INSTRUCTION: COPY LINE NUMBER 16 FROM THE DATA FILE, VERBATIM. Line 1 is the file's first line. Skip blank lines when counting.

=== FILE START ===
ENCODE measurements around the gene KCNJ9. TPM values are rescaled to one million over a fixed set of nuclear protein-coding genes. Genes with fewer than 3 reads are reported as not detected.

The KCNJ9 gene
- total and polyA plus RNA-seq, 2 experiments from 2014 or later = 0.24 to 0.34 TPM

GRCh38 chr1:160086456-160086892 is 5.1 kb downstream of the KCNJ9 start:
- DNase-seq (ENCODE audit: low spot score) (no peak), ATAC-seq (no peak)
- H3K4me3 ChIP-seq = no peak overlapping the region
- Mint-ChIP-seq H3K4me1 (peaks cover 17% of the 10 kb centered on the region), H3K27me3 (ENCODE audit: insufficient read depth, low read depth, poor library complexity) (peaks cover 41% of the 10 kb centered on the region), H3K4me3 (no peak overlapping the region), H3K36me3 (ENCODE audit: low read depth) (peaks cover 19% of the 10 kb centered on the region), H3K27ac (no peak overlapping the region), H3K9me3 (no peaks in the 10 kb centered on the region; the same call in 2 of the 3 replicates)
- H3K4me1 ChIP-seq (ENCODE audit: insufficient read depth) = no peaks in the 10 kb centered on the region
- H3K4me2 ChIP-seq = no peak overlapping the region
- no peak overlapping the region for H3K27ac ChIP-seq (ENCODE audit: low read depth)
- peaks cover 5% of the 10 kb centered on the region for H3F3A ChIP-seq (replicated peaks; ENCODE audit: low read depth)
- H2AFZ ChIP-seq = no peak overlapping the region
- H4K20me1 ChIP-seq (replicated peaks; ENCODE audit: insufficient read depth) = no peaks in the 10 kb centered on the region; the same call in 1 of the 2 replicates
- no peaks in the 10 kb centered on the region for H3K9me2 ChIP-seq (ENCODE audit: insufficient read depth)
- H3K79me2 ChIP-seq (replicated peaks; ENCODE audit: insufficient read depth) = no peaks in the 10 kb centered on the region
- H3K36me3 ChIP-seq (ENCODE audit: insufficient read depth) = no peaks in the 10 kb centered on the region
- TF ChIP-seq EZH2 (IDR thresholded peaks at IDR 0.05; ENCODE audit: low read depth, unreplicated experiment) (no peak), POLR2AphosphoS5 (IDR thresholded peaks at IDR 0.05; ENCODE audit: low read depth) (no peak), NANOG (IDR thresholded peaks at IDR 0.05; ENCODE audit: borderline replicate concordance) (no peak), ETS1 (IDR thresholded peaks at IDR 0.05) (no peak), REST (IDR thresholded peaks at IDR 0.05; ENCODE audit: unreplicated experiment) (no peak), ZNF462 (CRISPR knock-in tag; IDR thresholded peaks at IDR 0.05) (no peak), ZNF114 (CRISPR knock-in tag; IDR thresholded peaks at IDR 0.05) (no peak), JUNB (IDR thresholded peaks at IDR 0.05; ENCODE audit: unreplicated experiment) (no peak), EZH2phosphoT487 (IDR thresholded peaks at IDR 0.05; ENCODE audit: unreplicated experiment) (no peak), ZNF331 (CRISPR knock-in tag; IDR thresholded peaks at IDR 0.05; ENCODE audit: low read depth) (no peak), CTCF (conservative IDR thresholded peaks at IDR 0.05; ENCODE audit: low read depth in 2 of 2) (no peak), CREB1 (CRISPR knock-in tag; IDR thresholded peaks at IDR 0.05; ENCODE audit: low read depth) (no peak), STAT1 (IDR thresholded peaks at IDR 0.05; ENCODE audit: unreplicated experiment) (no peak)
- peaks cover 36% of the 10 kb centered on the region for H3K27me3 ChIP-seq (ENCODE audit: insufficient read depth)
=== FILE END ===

- H3K36me3 ChIP-seq (ENCODE audit: insufficient read depth) = no peaks in the 10 kb centered on the region